Welcome. This is a really fun sport. It sounds from your description that you’re riding at exactly the same level as I am. I started in March and felt that I was coming along too slowly but, I figure that each fall equals more proficiency. One day we’ll both be awsome unicyclists. I was 49 when I started and I know that there are several frequent contributors to this forum who are in their 60s. :sunglasses:

AS your in the right neck of the woods, try and come along to the South west Uni meet on October 23rd in Exeter. You can pick up all kinds of usefull hints when you ride with other people around that you just can’t get entirely on-line.

Hope you can make it in October.


Don’t let your legs wory you too much. It will get easier with practice. The better you get the less effort do you need to stay on the uni. Raising the saddle would probably help too.

Happy unlurking.

Re: Lurker comes out of hiding!

Hi Rob,

I started unicycling back in January at the tender young age of 38.:smiley: Some people have told me I should grow up, especially my dad who likes to think of me as a mature adult who would spend his weekends playing golf. :astonished: I don’t subscribe to the ‘your too old for that’ metality, if you enjoy it go for it.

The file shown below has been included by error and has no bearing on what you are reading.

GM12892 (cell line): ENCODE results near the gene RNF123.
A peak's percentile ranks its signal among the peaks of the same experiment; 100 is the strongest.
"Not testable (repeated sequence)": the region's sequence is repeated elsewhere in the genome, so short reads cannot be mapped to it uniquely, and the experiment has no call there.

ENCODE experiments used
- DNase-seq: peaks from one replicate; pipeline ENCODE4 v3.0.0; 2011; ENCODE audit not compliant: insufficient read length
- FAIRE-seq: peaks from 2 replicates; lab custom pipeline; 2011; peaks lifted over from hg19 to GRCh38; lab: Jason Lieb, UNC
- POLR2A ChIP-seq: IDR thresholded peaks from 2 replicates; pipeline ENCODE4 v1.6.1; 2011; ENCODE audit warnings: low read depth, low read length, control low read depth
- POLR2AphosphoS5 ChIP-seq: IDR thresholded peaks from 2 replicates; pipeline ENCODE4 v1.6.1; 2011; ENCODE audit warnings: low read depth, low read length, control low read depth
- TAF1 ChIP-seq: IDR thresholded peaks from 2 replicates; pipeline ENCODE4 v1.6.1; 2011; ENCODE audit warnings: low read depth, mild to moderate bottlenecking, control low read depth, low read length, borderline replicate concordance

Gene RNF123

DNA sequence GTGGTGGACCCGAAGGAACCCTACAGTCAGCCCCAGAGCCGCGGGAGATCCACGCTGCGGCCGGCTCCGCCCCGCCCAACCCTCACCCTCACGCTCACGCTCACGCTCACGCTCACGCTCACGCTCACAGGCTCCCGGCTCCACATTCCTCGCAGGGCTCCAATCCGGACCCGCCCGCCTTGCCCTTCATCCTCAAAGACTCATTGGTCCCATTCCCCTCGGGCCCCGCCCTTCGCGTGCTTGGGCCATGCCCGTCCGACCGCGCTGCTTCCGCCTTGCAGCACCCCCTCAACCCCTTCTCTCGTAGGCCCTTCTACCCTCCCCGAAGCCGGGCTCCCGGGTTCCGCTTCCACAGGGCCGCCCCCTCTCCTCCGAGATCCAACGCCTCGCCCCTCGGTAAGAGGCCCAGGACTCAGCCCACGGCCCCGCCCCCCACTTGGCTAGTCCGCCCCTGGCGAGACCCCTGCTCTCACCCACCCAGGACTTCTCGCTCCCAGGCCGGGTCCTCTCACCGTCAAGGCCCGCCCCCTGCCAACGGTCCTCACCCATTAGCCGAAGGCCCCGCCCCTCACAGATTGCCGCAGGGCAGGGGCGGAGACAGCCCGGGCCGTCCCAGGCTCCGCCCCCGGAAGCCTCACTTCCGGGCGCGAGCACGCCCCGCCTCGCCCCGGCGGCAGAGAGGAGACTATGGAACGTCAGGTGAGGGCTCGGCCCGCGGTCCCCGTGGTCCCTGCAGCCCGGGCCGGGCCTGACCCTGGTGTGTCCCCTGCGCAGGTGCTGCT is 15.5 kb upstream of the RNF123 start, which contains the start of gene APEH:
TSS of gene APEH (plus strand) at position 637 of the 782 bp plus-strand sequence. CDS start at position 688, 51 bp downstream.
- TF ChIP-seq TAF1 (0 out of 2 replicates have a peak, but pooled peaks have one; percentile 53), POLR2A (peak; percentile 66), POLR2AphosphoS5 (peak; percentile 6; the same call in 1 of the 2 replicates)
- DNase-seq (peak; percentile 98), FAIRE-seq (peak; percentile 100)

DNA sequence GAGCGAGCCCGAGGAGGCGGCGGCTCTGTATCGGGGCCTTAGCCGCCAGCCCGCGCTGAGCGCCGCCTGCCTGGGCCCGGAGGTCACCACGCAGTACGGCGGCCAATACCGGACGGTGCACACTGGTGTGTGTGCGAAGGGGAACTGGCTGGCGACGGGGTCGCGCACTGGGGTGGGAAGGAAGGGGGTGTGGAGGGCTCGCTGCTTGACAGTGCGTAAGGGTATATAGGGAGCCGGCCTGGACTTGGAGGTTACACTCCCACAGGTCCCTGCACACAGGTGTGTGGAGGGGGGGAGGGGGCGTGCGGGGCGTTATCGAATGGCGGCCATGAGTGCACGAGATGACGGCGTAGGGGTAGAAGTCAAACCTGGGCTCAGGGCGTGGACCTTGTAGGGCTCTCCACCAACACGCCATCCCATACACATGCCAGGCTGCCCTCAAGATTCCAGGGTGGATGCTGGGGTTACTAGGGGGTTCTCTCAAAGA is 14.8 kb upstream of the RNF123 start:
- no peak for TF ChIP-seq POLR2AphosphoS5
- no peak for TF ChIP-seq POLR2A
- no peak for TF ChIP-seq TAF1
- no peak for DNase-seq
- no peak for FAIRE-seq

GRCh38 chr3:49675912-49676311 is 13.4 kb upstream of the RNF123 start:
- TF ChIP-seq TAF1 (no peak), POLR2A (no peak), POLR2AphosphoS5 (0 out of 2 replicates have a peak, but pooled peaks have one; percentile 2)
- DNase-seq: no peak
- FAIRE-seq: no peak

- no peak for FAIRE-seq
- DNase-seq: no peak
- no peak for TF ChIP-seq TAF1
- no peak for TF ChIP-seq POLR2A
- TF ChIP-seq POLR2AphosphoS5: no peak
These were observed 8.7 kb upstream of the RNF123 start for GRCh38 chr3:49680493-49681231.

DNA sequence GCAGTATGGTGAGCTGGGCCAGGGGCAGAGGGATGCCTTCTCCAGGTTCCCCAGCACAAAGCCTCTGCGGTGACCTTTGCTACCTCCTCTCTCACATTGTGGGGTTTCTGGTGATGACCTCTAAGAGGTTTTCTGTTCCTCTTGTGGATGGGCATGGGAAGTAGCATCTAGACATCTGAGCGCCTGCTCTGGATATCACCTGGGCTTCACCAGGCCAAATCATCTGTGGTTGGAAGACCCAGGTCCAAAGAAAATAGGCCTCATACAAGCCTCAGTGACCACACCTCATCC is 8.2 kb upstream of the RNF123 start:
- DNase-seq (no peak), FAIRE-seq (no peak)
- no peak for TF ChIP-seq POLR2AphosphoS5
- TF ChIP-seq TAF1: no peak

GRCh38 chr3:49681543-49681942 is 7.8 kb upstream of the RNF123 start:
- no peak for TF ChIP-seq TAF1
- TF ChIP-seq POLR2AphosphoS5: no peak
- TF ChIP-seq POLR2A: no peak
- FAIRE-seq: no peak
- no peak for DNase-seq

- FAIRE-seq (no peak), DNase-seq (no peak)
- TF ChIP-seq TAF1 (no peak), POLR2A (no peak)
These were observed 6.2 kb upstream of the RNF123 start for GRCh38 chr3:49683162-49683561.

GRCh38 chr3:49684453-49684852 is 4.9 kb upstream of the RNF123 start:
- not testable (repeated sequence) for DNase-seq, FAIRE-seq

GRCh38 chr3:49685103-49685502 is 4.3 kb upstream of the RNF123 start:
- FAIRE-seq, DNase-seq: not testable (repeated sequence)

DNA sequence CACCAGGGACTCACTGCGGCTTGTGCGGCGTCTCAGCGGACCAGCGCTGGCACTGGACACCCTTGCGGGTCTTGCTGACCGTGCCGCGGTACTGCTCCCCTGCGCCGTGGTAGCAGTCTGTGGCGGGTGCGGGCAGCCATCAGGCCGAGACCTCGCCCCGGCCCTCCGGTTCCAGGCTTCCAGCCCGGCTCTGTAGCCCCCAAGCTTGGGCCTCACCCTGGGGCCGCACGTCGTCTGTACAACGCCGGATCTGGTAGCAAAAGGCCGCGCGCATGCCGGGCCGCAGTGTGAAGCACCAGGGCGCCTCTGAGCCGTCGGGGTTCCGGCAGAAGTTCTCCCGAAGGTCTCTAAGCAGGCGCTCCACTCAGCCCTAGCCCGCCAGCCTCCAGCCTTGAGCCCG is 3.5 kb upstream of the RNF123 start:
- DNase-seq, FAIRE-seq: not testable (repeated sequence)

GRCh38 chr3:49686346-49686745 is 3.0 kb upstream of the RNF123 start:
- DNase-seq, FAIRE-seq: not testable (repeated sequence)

My work colleague whos wife also bought him a unicycle for Christmas has a 20" adult learner like your self. I opted for a 20" Nimbus II and have found this an excellent learner machine, and far superior to the adult learner. The Kris Holm seat is more comfortable for those long rides and easier to maintain position and the tyre gives better handling.

The most import difference was my Nimbus has a longer seat post, I found setting the seat to the same ride height as my bicycle made a world of difference, even dropping it half an inch made learning harder.

I have managed to practice most days since January, usually about 30 minutes to an hour. I have been free mounting for some time and can also manage a kick up mount from time to time. It helps that I have someone else to ride with, although we are both beginners we are still able to share knowledge as we learn something new. A few weeks ago I bought a 24" Muni and feel like I’m back to basics all over again, having a larger wheel ceratinly seems to make handling a lot harder.

I recommend you buy the longer seat post and a Kris Holm saddle, also consider a new tyre. Good luck with the mounting practice.

Enjoy :slight_smile:

Ride Ride Ride.